He had some predictions along that 10-year timeline. Within 10 years, for certain limited disciplines, he says, quantum computers will dominate. New algorithms will be developed to use them—algorithms that aren’t currently being developed for classic computers because it would be pointless to run them. Why? They would be just too slow.

But, he said, this all makes it very difficult to address quantum computing as a venture capitalist. “It’s hard to talk about the market if I don’t even know what the algorithms are.” 

Bill Coughran, a Sequoia Capital partner and former senior vice president of engineering at Google, said that, as an investor, “I’ve struggled with the question whether quantum computing is development or still research. VC firms think [along] a 10-year time horizon, not 20 or 30 years. Are we on the cusp of a breakthrough?”

The question, he says, “is still open.”

Startups have formed, however, with venture money behind them. Johnson’s software startup, QC Ware, is betting “that the people building the hardware will get it [to the point] that our software is useful.”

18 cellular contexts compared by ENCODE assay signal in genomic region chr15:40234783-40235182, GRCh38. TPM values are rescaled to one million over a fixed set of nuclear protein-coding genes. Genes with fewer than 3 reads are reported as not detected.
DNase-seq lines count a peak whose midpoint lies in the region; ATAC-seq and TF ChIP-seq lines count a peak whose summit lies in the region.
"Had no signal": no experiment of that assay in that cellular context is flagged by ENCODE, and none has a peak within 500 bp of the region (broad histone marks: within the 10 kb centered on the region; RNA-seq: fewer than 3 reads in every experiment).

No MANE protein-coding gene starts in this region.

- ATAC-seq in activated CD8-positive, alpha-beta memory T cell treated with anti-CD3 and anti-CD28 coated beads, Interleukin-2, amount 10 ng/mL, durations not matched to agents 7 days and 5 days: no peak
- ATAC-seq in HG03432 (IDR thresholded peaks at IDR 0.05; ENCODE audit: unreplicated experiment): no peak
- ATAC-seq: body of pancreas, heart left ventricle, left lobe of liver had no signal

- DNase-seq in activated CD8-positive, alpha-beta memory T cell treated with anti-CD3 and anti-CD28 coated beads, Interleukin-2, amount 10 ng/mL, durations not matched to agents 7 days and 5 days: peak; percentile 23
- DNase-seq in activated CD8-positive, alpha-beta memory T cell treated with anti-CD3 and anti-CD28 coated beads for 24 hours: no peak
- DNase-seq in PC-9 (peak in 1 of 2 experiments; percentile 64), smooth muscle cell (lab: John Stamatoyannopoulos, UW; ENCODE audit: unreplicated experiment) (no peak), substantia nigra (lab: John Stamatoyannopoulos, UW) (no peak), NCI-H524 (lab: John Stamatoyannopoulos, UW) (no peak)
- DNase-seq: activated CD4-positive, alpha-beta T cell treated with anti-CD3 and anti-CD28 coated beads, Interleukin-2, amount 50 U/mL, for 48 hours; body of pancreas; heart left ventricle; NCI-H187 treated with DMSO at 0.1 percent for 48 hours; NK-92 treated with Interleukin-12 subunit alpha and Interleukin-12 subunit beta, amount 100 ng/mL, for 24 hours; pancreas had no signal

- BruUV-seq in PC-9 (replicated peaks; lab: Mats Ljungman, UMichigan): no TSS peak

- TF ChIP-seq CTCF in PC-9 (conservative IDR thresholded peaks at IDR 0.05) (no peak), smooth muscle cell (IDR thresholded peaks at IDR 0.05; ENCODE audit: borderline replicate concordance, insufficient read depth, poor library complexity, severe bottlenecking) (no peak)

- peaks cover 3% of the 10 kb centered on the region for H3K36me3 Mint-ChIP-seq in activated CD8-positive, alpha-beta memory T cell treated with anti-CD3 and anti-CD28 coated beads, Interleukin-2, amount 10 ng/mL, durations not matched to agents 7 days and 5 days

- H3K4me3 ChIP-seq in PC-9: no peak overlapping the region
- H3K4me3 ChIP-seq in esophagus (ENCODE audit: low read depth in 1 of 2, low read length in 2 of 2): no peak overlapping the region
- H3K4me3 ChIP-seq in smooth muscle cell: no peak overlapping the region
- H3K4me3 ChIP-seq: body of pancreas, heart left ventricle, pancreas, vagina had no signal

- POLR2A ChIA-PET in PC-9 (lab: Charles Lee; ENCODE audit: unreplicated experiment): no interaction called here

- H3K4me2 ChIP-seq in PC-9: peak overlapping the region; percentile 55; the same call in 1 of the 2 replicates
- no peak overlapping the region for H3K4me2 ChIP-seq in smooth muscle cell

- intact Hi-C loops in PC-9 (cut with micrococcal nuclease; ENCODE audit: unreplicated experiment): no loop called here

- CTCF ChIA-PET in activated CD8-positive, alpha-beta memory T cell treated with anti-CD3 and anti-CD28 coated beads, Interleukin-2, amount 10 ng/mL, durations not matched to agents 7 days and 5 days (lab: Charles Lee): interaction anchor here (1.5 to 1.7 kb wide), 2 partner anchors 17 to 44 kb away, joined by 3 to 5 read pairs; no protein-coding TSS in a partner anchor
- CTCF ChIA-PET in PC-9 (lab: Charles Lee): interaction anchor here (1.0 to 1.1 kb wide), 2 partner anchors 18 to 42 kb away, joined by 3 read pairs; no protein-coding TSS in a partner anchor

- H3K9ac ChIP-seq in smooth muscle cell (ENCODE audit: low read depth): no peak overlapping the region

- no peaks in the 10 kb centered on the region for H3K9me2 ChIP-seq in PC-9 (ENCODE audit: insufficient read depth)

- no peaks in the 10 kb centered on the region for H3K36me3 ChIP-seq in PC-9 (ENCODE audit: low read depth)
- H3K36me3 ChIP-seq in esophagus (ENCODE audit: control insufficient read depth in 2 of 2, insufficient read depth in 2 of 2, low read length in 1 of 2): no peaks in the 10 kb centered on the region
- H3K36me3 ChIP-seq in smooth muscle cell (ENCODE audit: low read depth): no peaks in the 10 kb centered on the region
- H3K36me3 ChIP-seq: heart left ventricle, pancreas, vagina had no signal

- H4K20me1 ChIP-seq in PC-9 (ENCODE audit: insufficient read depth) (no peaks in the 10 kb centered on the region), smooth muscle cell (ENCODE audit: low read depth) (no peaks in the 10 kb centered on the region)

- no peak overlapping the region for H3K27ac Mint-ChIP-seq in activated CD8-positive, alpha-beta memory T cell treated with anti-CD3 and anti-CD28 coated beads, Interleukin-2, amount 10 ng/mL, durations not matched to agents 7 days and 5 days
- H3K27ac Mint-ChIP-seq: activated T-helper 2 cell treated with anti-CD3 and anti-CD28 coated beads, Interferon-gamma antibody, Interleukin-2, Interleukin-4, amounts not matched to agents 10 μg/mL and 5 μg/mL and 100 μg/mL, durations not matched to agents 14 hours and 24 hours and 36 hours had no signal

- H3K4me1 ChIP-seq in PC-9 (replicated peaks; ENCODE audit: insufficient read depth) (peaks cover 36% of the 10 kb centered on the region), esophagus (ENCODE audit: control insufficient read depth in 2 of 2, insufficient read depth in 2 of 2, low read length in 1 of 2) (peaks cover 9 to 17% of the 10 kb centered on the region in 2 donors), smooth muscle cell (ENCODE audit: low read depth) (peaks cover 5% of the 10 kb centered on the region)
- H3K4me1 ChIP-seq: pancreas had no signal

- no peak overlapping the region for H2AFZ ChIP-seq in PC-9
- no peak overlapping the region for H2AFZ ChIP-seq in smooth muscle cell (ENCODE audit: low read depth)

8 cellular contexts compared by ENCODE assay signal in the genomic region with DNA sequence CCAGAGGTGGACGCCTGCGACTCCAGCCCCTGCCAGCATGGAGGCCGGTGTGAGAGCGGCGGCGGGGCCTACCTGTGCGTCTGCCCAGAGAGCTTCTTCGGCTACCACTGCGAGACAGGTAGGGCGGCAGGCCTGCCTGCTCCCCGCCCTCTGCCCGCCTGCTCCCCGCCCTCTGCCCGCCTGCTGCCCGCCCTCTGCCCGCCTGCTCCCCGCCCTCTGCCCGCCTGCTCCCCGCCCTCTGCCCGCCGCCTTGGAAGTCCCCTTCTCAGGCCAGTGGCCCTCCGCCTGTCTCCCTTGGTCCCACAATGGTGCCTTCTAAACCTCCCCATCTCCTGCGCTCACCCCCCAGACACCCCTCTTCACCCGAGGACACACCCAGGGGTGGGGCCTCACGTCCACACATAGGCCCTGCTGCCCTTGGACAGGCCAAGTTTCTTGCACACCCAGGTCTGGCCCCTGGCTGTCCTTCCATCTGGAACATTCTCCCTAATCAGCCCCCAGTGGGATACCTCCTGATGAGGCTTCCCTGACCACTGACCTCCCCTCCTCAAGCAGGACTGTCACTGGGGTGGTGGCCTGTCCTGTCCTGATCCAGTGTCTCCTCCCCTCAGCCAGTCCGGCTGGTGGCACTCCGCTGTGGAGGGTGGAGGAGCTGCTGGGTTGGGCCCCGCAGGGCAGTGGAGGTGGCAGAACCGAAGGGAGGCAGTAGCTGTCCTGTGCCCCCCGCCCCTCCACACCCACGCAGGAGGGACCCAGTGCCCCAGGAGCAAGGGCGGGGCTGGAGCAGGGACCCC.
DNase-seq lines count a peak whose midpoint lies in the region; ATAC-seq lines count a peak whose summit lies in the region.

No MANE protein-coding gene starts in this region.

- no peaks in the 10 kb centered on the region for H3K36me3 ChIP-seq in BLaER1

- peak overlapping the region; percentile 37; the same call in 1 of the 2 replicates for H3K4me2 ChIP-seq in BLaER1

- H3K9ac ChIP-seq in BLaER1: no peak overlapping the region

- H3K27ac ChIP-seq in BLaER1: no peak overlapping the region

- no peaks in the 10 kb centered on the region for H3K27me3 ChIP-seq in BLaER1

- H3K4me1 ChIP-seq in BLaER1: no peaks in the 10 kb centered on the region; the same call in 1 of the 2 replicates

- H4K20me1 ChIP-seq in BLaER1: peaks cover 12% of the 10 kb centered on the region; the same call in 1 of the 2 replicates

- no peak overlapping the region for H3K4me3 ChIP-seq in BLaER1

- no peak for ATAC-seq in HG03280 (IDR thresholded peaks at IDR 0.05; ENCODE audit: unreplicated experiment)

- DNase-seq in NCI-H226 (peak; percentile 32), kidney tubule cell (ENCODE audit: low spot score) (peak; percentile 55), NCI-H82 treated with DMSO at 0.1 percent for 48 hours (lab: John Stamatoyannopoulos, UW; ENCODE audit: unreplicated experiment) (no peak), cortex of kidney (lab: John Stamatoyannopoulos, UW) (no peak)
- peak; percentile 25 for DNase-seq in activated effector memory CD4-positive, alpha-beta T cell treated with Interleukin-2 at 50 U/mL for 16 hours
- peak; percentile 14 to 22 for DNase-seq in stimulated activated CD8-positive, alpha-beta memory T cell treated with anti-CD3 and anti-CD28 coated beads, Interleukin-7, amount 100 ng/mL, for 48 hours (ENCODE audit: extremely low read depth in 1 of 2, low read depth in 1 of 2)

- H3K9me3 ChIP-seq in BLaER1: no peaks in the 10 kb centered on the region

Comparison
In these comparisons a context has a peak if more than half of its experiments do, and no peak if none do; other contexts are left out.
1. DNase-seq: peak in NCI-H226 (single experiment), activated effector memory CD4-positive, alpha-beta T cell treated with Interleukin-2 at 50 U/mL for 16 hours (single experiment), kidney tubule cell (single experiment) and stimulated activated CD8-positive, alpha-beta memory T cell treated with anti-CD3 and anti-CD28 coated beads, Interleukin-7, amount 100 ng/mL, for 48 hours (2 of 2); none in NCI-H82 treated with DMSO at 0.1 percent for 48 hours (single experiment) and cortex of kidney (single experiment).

Christopher Savoie, CEO of startup Zapata Computing, is betting that chemistry will be the first field to benefit from quantum computing, and is developing algorithms for drug discovery and chemical design.

These two, and six more startups, are part of the IBM Q Network, an organization launched in late 2017 to accelerate the development of practical applications for quantum computing.

And Sequoia has made an investment in a quantum startup, Quantum Circuits, just in case the answer to Coughran’s question about whether quantum computing is on the cusp of a breakthrough is yes. But Coughran has still another concern.

“Most prominent teams today,” he said, “are built around people with strong academic track records, but those are not always the ideal teams with which to build real companies.”

IBM’s Anthony Annunziata, leader of the IBM Q Network, admitted that, to date, there are no commercial applications of quantum computing that beat conventional computing. “We are at the point of getting quantum ready. We like to think that we are on the cusp of emerging, of moving out of pure science,” he said. “The era of the quantum advantage is still a few years out; it’s hard to see how many.”